number of people using URNs as namespace names instead. I think every
single namespace used in MS Office uses a URN (albiet an unregistered one!)
I think every web services example from IBM I've seen is using them.

> > What if 
> >I _DON'T_ want the namespace name to be resolvable
> >by a conscious decision?
> 
> Then use a URN.

Good. That's what I was after.... ;-)

> >Even still you also assert that namespace names aren't frequently 
> >dereferenced at run-time. So the value of saying URNs are bad is even less 
> >evident.
> >Either they're dereferenced or they're not....
> 
> There are two cases in which we see them being dereferenced: (1) by a 
> human wondering "what is this namespace about?" or "I thought I knew 
> this stuff, what the hell is a <cnrp:x35> tag?" - this doesn't happen at 
> run-time.  

Yes. This is the most common usage I've seen. In that case using any
managed namespace is probably sufficient since there will be ways of
finding out about it. 

> (2) by an application at run-time - this isn't something I 
> care about much but the SemWeb people are all excited about it.  I agree 
> that run-time dereferencing would be really unlikely at the protocol level.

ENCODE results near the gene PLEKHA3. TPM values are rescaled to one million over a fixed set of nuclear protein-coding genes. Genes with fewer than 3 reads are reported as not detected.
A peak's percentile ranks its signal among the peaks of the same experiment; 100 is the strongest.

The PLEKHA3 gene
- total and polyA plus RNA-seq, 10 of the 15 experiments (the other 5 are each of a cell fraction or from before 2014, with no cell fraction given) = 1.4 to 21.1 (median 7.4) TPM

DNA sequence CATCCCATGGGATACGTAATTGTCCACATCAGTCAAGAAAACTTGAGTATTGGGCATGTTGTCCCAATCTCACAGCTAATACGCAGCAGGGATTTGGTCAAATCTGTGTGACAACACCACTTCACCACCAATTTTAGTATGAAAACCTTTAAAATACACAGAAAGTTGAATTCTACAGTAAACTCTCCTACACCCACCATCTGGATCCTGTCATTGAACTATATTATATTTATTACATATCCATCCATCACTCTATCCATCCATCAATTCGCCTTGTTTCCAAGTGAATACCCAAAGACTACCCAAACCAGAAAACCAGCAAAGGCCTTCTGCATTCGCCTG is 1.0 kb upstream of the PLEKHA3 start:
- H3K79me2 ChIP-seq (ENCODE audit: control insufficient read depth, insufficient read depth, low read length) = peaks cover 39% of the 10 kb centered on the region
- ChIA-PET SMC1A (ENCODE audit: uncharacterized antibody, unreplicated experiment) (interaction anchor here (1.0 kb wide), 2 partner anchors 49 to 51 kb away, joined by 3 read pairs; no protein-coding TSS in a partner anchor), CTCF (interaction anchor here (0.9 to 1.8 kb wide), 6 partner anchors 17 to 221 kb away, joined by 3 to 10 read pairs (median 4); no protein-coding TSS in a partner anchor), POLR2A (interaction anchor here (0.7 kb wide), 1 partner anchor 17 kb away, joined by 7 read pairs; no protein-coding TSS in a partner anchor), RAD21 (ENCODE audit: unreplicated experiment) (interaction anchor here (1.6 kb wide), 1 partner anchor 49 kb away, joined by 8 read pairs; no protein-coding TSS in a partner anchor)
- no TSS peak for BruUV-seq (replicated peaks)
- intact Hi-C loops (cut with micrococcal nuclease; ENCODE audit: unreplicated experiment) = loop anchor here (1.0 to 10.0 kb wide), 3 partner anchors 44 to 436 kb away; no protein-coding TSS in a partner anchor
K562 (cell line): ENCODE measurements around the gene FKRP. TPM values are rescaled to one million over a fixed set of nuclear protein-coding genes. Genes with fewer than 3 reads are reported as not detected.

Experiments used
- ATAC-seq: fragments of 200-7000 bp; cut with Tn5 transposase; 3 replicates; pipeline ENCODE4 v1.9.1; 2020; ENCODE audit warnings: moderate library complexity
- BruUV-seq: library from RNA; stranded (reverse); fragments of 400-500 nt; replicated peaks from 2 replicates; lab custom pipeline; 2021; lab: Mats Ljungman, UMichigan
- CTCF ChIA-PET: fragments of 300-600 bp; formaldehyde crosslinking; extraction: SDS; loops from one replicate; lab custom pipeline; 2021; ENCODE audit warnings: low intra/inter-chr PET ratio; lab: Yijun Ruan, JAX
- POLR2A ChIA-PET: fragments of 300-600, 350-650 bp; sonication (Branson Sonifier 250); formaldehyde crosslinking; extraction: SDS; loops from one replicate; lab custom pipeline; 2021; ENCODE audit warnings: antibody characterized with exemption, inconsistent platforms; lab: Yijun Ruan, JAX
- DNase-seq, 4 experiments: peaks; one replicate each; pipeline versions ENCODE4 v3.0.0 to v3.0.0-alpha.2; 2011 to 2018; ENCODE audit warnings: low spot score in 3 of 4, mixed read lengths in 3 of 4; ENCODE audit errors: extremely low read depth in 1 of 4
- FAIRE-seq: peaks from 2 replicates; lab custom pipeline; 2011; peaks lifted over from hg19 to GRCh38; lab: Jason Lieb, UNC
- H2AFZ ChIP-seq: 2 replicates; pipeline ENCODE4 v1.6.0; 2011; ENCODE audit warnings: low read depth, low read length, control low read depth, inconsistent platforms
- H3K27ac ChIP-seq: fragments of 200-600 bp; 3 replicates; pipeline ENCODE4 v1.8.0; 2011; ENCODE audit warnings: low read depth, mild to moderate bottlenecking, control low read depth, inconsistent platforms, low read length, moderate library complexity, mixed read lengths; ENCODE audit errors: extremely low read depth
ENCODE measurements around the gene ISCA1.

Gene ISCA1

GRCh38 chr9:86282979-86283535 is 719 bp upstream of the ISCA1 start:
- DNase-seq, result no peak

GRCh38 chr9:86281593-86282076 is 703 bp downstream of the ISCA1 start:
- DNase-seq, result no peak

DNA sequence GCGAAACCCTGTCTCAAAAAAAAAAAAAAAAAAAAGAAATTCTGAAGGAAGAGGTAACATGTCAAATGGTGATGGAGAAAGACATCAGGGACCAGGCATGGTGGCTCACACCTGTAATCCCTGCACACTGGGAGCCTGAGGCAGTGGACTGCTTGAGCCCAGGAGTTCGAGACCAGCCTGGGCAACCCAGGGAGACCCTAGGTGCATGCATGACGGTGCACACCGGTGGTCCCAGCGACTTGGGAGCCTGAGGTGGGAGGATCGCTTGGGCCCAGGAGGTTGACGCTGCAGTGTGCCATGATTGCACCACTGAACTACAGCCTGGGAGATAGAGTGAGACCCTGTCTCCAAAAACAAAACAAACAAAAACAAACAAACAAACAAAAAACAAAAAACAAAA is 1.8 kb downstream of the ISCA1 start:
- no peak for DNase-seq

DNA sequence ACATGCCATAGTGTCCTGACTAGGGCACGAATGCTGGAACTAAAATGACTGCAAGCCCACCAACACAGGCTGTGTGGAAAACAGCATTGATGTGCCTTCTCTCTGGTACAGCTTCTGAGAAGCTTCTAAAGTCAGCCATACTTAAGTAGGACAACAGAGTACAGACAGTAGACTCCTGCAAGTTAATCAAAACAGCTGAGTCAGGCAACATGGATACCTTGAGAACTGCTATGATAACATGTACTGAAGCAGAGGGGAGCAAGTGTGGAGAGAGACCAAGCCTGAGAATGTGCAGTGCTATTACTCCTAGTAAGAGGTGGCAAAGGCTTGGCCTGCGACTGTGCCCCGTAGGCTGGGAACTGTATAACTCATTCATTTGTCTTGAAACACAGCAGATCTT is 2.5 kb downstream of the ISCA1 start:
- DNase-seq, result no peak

Yep. I don't think my CNRP client will be doing it but my semantic
web utility might and in that case it will be DDDS aware so it will be
able to resolve any URI (both authoritatively and contextually).

> >I guess for me (and many on the URI-IG Group) the question comes down to 
> >this:
> > are URIs generic for the web or not?
> 
> URNs and what we used to call URLs are far from equivalent in their 
> design goals and usage characteristics.  Is it not reasonable to assert 
> that for certain application classes, one side or the other is a better 
> fit?

Yes and no. I think the best thing is to discuss the actual semantics
that are desirable and leave the choice of the actual namespace up to the
application designer. I.e. 

"It is a good thing that XML Namespace Names are dereferencable for 
pedagogical and support purposes but it is not required that they be so. 
Thus XML Namespace Names should be chosen from URI schemes that are 
derefereneable. But in the case where there is no need to do so then 
any URI scheme is valid."

> >P.S. I though the TAG was going to defer to the URI group URI related 
> >issues? At least that's they way it was represented to me....
> 
> It increasingly seems like *everything* is a URI-related issue.  Only 
> half kidding. -Tim

My favorite definition for the web was one TimBL used a long time ago:
"The Web is the set of 'things' that can be identified by a URI" (and that
included physical objects!).  So, while you're only half kidding, I actually 
prefer the idea. ;-)

-MM

-- 
--------------------------------------------------------------------------------
Michael Mealling	|      Vote Libertarian!       | urn:pin:1
michael@neonym.net      |                              | http://www.neonym.net
Received on Tuesday, 30 April 2002 16:17:12 GMT